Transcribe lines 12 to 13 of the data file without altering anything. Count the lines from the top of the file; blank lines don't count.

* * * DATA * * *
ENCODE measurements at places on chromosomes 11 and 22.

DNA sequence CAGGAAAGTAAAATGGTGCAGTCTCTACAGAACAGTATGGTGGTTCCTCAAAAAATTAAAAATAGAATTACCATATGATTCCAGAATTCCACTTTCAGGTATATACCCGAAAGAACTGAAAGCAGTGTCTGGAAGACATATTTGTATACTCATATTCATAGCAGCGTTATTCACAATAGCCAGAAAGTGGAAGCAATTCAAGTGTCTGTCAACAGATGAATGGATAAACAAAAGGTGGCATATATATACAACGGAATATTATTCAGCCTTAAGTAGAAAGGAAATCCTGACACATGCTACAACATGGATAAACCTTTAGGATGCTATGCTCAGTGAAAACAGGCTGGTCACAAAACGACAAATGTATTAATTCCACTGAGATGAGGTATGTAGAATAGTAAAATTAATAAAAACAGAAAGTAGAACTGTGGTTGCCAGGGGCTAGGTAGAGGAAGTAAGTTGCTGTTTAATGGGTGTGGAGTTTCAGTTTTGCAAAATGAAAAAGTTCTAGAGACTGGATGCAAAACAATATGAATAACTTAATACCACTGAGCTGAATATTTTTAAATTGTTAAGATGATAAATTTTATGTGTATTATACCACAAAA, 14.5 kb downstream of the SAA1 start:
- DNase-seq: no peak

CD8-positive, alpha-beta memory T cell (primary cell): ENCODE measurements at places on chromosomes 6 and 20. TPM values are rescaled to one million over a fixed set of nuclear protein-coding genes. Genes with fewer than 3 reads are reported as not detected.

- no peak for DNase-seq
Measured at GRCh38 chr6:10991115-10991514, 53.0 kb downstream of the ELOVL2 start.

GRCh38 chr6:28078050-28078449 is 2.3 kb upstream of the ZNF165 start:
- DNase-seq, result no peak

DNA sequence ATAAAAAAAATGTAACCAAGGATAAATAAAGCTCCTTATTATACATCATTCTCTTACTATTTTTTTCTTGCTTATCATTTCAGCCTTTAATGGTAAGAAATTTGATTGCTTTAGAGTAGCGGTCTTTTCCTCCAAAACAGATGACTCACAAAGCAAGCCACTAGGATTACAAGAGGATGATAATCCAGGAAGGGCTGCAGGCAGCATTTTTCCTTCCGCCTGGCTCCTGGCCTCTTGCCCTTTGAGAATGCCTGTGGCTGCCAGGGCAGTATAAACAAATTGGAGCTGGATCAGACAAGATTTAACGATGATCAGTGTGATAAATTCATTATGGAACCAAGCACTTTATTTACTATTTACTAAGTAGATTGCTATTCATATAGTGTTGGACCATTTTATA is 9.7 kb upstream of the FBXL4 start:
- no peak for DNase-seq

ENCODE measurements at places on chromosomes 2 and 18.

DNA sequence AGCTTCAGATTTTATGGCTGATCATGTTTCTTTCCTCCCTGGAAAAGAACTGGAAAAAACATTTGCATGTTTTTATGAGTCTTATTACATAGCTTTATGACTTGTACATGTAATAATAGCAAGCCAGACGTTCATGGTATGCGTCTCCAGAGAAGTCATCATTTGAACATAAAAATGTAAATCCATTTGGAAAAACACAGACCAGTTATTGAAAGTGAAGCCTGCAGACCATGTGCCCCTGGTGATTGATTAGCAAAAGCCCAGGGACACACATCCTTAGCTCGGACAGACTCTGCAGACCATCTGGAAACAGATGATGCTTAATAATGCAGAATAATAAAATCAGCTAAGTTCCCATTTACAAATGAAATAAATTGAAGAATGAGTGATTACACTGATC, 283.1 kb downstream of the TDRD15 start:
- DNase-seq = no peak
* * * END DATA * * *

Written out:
DNA sequence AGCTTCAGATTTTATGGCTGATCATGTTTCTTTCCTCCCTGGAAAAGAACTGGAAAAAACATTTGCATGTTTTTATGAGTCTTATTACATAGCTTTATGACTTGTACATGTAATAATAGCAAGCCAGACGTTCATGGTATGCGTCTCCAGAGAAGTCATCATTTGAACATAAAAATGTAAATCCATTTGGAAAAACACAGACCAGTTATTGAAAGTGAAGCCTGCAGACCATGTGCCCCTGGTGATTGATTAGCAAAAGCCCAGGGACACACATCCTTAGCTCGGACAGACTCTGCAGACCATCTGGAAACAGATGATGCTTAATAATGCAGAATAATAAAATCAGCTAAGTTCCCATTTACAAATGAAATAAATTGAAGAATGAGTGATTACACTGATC, 283.1 kb downstream of the TDRD15 start:
- DNase-seq = no peak